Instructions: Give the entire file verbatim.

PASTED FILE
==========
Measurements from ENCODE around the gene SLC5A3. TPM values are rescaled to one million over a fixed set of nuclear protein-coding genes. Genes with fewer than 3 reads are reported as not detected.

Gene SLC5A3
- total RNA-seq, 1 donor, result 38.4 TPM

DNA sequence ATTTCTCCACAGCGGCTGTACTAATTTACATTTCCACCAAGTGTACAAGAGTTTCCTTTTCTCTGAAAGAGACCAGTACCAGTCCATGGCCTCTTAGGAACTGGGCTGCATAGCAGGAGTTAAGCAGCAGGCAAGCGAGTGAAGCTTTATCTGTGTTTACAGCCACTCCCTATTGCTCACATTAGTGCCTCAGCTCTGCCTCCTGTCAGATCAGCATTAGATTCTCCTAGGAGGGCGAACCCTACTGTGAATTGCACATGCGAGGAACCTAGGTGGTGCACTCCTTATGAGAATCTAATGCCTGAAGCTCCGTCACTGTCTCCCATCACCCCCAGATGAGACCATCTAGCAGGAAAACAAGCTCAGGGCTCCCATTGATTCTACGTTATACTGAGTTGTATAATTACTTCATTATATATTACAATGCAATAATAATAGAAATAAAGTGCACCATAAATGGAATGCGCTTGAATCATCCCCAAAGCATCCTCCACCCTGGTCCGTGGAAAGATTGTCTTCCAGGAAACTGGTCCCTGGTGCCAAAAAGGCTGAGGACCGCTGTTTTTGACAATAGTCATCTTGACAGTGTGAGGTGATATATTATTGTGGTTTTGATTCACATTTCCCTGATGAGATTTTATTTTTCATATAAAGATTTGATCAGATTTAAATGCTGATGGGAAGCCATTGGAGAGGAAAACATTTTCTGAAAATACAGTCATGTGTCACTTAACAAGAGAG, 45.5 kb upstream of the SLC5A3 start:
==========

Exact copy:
Measurements from ENCODE around the gene SLC5A3. TPM values are rescaled to one million over a fixed set of nuclear protein-coding genes. Genes with fewer than 3 reads are reported as not detected.

Gene SLC5A3
- total RNA-seq, 1 donor, result 38.4 TPM

DNA sequence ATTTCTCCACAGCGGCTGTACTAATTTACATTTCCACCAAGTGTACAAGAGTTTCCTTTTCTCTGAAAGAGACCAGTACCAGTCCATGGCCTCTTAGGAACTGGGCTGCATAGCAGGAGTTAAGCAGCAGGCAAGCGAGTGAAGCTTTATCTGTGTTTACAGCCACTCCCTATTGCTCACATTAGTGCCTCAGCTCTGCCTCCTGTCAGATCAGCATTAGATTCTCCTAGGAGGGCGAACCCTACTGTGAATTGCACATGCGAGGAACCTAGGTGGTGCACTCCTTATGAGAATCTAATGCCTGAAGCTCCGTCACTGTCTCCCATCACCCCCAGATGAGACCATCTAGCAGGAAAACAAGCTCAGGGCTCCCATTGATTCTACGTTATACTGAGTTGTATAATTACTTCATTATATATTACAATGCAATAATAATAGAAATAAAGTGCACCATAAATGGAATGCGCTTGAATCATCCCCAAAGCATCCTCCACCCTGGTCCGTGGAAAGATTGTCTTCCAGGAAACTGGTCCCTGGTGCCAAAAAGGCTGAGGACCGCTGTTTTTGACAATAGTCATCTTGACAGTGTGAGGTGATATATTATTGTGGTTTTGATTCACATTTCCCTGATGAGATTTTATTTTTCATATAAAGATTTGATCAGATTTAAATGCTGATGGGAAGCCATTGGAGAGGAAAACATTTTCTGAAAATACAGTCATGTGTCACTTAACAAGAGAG, 45.5 kb upstream of the SLC5A3 start: